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Witchcraft Works Vol. #01 Manga Review

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Witchcraft Works Volume 1 CoverHas there ever been a gender reversal as bland as this?

Creative Staff
Story/Art: Ryu Mizunagi
Translation/Adaptation: Ko Ransom

What They Say
There is something unusual about the Tougetsu Academy. While on the surface it may seem like just another private Japanese high school; hidden amongst its student body, though, are a few youngsters with some unique abilities. One of them is Honoka Takamiya. He may not know it yet, but inside him lurks something very powerful. And it is the job of the school’s idol, Ayaka Kagari, to protect Takamiya from anyone, or anything, wishing to capitalize on his innate abilities. Dare to harm her “Princess,” and watch out—you’ll get burned!

Content: (please note that content portions of a review may contain spoilers):
It’s useful to consider that the “Witchcraft Works” anime is based off of the manga–i.e. the manga functions as the original source material. I admit that I haven’t seen the animated “Witchcraft Works,” but based on my limited knowledge of it, the anime likely capitalizes on its dynamic format to alleviate some of the manga’s problems. In short, Ryu Mizunagi cannot write a well-paced, clear action sequence to save his life, and the anime, with its focus on the moving image, probably does a much better job of rendering Mizunagi’s intentions on-screen. I find it pitiful that this manga felt like an absolute drag to get through, while even the first volume of “Resident Evil: The Marhawa Desire” managed to entertain me slightly more–because the latter’s action sequences were its saving grace, of course. As you can imagine, I don’t think too highly of “Witchcraft Works,” although through the obscuring cloud of problems I can see the faint ideas of what Mizunagi wanted his series to be: original in its gender-reversal, stylized in its quirkiness, varied in its concepts, and entertaining in its fast-paced action and humor. Unfortunately, his execution makes the end result consist of some of these qualities only some of the time.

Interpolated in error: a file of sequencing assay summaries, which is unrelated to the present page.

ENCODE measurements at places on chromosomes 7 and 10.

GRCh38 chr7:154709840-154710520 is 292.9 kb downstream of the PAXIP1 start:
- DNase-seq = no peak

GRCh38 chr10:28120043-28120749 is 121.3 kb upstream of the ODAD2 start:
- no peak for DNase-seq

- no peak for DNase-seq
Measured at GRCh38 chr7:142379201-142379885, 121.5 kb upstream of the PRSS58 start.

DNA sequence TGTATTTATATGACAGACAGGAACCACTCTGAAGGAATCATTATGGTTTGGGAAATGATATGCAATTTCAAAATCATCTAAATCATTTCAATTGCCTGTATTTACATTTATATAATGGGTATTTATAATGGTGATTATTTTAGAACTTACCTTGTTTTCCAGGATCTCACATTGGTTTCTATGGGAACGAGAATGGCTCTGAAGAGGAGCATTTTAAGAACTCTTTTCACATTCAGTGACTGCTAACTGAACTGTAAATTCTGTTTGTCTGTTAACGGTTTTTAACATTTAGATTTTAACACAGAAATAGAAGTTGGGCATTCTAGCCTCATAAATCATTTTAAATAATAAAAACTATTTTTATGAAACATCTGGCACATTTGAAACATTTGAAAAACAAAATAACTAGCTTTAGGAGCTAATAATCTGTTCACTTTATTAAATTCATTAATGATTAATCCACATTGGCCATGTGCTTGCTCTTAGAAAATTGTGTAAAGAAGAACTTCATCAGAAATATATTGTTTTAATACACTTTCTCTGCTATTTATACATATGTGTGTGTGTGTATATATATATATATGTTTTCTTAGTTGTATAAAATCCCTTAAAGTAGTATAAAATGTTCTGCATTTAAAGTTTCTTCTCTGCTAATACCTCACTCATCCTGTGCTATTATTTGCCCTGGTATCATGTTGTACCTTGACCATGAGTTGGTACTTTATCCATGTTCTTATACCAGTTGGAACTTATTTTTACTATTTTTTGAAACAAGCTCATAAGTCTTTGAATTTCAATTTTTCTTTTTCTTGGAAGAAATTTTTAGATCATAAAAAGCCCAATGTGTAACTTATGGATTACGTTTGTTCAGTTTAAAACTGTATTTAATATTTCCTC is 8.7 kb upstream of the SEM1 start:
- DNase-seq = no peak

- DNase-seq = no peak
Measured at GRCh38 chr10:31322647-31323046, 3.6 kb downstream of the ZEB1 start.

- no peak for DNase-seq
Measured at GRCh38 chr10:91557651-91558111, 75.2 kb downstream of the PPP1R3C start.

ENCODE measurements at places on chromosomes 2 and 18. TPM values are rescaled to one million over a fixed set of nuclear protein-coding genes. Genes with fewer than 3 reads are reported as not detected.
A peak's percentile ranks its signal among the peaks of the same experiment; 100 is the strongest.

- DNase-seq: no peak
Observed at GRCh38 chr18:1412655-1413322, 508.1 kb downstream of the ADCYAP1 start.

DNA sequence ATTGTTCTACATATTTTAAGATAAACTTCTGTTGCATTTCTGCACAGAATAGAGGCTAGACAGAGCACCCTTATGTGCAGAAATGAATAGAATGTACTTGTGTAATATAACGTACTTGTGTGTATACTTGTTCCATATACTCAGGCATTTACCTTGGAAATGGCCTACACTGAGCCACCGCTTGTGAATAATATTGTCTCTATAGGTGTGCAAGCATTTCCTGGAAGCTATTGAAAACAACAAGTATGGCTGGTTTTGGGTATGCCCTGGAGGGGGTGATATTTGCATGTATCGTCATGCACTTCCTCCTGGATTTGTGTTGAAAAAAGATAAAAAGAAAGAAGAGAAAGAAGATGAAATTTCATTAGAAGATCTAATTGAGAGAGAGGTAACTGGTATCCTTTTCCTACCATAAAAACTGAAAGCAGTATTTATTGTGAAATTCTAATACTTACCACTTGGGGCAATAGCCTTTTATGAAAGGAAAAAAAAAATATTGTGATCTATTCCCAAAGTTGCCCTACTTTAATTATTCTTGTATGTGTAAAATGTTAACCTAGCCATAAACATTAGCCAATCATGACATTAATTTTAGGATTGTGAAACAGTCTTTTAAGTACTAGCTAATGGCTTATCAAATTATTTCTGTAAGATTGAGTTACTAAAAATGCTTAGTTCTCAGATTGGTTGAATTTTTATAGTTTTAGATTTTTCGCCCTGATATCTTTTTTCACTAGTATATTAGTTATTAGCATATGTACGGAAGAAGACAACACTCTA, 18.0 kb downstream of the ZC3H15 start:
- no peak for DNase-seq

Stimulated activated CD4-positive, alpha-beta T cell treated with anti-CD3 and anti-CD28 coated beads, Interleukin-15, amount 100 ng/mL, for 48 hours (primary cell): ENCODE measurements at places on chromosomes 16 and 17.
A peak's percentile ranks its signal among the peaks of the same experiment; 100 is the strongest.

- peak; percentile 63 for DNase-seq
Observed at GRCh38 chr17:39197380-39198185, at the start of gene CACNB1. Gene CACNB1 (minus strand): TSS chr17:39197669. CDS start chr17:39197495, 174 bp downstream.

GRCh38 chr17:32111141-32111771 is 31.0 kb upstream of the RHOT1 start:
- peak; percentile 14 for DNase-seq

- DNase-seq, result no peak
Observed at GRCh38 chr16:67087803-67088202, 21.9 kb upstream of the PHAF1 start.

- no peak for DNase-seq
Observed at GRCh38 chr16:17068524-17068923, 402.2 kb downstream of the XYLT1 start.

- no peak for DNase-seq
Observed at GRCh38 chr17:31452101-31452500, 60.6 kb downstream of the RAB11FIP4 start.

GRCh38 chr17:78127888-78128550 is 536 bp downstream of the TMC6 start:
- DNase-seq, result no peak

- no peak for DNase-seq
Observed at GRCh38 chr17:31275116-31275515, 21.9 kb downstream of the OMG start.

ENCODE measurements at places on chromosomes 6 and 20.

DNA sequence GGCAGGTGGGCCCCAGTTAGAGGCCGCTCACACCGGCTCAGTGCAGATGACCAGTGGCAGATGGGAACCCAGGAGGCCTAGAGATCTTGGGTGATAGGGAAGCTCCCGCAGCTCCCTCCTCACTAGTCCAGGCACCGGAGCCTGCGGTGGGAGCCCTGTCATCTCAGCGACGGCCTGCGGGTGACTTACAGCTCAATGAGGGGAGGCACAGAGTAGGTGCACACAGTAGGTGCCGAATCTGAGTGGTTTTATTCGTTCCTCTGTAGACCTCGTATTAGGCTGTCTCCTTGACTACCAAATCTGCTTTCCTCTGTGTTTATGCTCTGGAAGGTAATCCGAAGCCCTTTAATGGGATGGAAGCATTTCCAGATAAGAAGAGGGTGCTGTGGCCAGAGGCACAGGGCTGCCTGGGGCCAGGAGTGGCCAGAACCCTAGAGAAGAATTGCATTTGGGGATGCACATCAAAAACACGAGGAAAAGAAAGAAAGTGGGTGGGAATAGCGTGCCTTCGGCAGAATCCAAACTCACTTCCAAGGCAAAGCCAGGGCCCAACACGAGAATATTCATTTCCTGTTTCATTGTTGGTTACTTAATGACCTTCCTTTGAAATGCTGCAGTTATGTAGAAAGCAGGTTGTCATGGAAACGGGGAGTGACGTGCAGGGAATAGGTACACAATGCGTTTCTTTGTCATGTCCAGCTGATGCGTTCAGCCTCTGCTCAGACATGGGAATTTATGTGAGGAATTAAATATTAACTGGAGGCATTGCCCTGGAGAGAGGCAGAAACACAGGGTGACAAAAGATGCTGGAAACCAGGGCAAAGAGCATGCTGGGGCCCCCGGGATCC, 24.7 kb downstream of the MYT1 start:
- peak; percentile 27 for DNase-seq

In this world, unbeknownst to the average human, there exists witches split into two groups: Workshop Witches claim to act as the good guys, while the Tower Witches act only for themselves (hence bad guys?). The main character, Honoka Takamiya, is your “average male high school student.” One day, he is attacked by a Tower Witch, and his ultra-popular classmate Ayaka Kagari rescues him in her own display of fiery Workshop Witch powers. From there on, Kagari tells Takamiya that he is her “princess” that Kagari must protect, hence why she always “happens” to be around him at school. Why is Takamiya so special that both groups of witches want him? The first volume has yet to make that clear. Unfortunately most of this first volume gets bogged down with unimportant-seeming witch scuffles and slice-of-life conflicts at school–for instance, Takamiya’s newfound friendship with Kagari makes her worshipers jealous and lash out at him. Hopefully future volumes will show a greater focus.